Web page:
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One failed volume, one OK on RAID10 array

Blether
Beginner
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I'm running a 4-disk RAID10 array on an ASUS P5Q motherboard.  It's been more than ten years, and I've coped with half a dozen drive failures.

 

A few years ago I upgraded the disks for more capacity.  I added a second volume (Volume 1) to the array.

 

This last week I replaced a failed drive.  Volume 0 rebuilt OK.  Volume 1 was unreliable during the rebuild - it was accessible on reboot, then came up 'inaccessible' after some time.  Once the Rebuild completed, both volumes came up OK.

 

Two days later another drive failed woth Vol0 degraded and Vol1 failed.  I replaced the drive but the boot-sequence config'n utility refused to offer a rebuild to the new drive.  I downloaded RST for Windows 10 and was able to rebuild the degraded Volume 0.  Volume 1 just shows as 'failed' and there is no option to rebuild Volume 1 either through RST or in the config'n utility.

 

I'm wary of 'Reset Volume to normal'.  I have no backup of Volume 1.  It's a media library that I can recreate from all the sources.  That's not like a normal data disk loss but it's not entirely painless.

What are my other options to get Volume 1 back?

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Blether
Beginner
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OK, so an update:

 

I think I rebooted three times between the second disk failure and writing the post above.  After I wrote it, I rebooted once more.  Unbidden Volume 1 showed as status 'rebuild' in the configurator; it rebuilt itself to completion within Win10.

 

The bad news is whilst RST shows the Volume status as Normal, the drive (it was drive G:) doesn't show up in Explorer and (Windows) Computer Management / Disk Management shows it as a fresh volume, unpartitioned.  It offers me a choice of partition scheme.

 

It looks like I've lost my data on Volume 1.  Is that right?  Is there any last chance of recovery before I go ahead and partition it afresh and rebuild by hand?

 

Who do I get to rant at having lost data on a RAID10 volume?  RAID10 *is* a backup, isn't it?

 

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Jean_Intel
Employee
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Hello Blether,

 

Thank you for posting on the Intel️® communities. We would be more than glad to help you with your issue.

 

To better assist you, please provide us with the following information:

  • How is your Raid Volume configuration? You mentioned to be using multiple RAID volumes: RAIDs 0.1 and 10; is it correct?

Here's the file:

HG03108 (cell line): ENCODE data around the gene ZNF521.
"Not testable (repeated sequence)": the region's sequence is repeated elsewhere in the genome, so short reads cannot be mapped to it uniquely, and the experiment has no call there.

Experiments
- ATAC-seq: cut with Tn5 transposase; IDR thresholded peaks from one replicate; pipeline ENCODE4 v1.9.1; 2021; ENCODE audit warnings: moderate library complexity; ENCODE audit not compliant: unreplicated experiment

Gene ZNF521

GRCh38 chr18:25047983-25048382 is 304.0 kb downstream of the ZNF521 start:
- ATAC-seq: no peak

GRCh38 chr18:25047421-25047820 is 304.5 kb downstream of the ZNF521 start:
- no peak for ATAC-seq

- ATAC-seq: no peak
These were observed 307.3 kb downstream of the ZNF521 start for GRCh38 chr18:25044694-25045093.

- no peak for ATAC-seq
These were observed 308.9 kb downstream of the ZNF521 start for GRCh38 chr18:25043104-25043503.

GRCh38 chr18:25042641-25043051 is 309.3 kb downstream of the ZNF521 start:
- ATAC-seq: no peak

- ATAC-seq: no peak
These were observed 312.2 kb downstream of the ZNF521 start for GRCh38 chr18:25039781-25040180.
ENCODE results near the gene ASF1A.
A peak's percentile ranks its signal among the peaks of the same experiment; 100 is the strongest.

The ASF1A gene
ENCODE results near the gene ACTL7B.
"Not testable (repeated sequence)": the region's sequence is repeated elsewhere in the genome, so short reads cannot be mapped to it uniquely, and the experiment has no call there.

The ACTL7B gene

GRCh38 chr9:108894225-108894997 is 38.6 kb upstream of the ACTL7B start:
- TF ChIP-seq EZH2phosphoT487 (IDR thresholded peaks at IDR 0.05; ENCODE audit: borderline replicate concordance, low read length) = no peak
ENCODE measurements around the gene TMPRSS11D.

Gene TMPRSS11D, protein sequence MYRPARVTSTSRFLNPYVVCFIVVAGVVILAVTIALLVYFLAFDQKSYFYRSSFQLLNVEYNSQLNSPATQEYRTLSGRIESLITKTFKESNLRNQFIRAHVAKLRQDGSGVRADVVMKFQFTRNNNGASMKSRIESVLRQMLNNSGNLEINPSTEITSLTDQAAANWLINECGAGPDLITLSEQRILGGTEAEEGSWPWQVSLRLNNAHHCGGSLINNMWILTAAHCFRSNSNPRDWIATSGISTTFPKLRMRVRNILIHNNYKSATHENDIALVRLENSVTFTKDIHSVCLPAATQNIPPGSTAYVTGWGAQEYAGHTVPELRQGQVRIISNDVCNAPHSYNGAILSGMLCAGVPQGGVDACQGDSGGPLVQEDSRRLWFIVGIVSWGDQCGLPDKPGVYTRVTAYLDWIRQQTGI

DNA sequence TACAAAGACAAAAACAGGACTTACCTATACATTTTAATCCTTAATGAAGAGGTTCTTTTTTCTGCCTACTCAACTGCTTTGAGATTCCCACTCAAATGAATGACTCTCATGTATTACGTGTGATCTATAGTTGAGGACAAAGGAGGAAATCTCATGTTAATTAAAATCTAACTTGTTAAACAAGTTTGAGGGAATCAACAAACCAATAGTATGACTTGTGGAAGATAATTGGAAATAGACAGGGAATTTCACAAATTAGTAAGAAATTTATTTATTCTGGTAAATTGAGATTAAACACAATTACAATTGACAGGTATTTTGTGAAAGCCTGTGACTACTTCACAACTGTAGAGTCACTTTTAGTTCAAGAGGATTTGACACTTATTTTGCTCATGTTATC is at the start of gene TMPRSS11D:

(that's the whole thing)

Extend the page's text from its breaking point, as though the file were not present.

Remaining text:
• You mentioned that one drive failed; however, we would like to confirm which RAID volume the disk was part of.
  • How did you configure the RAID volume? Did you use the Windows Intel® RST tool or the Option ROM User Interface?

 

It is important to mention that RAID is not a backup solution. RAID 10 is designed to create redundancy and Fault tolerance proof.

 

Best regards

Jean O.

Intel Customer Support Technician


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Blether
Beginner
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Hi, Jean.  Thanks for replying.

 

I have a single RAID10 array (of four disks) with an effective capacity of 3TB.

 

Volume0, 1TB, is on the RAID array. (Assigned drive F:)

 

Volume1, 2TB, is also on the RAID array. (Assigned drive G:)

 

FYI Volume0 is a System Volume with Windows XP on it (!) but these days the computer boots off of an SSD (assigned drive C:) with Windows 10.  I still have XP in the boot menu, and it still works.

 

It's three years since I last configured the RAID.  I wasn't aware of RST till I downloaded it this week.  Formerly I used Intel Matrix Storage Manager (was that the name?) for GUI access.  I honestly don't remember, but on balance it seems more likely I used the Option ROM interface (by this you mean the interface accessed with ctrl-I during the text-based boot sequence?).

 

It looks like you & I don't agree that RAID10 is a level of backup.  I can live with that

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Jean_Intel
Employee
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Hello Blether,

 

Thanks for the information provided.

 

We understand that you were aware of the Intel® RST until recently and used the Option ROM interface (yes, this is the interface accessed by pressing ctrl-I when booting the system). Since you used the Option ROM to configure the RAID Volumes, you should contact ASUS support for further recommendations about this matter. Since the RAIDs were created using the BIOS, we are not sure what could be affecting your system, and ASUS will have a much better understanding of the BIOS implementation.

 

It is important to mention that Intel only supports the Intel® Rapid Storage Technology Driver and the RAID volumes created within the tool. We will now close this thread. If you need additional information, submit a new question, as this thread will no longer be monitored.

 

Best regards

Jean O.

Intel Customer Support Technician


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Blether
Beginner
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Thanks again, Jean.

Yes, I really missed the GUI interface I previously used, Intel Matrix Storage Manager as I called it above, under Win XP.  It's a funny thing, but even today when I Google under the old name it is not obvious that RST is the succeeding product.  You have to dig quite a bit to find it.  That's why I've ended up in the ROM interface the last few years.

Understood on the support arrangements.  Please ask your support system to stop nagging me for feedback

Cheers,

Euan

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